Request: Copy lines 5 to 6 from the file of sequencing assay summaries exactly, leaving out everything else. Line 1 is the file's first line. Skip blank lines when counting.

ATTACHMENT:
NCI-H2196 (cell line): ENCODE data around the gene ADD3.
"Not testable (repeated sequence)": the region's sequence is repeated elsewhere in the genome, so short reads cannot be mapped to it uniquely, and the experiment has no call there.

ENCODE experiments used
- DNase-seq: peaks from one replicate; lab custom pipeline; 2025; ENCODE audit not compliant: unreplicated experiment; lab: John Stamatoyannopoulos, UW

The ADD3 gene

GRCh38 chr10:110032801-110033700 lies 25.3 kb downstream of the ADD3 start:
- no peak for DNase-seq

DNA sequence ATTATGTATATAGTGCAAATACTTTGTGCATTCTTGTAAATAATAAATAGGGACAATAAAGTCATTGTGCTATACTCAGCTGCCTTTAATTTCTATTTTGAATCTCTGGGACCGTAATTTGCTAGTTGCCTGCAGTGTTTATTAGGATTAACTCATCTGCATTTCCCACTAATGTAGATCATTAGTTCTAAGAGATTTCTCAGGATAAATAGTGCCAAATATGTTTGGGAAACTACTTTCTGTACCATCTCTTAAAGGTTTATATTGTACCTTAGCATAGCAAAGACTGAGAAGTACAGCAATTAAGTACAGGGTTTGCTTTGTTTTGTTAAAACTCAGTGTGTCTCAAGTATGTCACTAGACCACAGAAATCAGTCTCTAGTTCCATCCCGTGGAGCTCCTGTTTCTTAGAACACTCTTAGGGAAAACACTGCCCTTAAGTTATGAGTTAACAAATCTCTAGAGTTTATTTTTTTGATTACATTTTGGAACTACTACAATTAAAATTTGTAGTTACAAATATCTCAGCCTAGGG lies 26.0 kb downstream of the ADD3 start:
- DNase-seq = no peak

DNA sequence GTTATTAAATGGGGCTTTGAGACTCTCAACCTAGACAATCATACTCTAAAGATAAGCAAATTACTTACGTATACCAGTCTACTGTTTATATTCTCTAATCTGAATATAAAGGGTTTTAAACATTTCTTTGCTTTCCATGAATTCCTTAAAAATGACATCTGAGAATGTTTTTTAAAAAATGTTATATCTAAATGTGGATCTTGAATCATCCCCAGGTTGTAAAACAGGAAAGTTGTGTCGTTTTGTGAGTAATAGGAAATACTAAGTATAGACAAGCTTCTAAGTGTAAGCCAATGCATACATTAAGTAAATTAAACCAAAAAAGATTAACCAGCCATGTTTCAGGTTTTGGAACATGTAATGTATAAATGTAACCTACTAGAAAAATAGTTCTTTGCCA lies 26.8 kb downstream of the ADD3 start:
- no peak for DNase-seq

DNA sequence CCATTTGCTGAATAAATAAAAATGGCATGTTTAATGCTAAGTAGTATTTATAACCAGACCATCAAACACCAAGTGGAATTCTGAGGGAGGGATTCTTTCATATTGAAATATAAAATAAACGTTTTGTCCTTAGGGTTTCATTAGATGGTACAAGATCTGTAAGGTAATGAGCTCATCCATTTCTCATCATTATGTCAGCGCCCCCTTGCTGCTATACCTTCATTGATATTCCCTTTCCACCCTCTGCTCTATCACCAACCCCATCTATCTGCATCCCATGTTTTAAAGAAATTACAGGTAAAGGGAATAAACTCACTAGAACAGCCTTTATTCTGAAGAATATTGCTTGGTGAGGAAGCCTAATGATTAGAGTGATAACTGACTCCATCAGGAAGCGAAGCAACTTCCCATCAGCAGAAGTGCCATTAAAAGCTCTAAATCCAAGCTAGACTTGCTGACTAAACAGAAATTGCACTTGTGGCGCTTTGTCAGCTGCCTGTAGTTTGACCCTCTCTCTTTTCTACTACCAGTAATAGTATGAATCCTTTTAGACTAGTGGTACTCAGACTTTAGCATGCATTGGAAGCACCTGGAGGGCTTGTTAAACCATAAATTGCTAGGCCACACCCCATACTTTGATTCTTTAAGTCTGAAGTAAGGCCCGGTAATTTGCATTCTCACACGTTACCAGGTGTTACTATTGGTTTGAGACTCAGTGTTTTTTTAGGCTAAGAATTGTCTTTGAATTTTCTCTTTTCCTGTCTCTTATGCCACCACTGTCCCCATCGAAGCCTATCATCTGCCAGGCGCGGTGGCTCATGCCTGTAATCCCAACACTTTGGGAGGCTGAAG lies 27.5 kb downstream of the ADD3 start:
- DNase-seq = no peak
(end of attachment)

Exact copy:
The ADD3 gene

GRCh38 chr10:110032801-110033700 lies 25.3 kb downstream of the ADD3 start: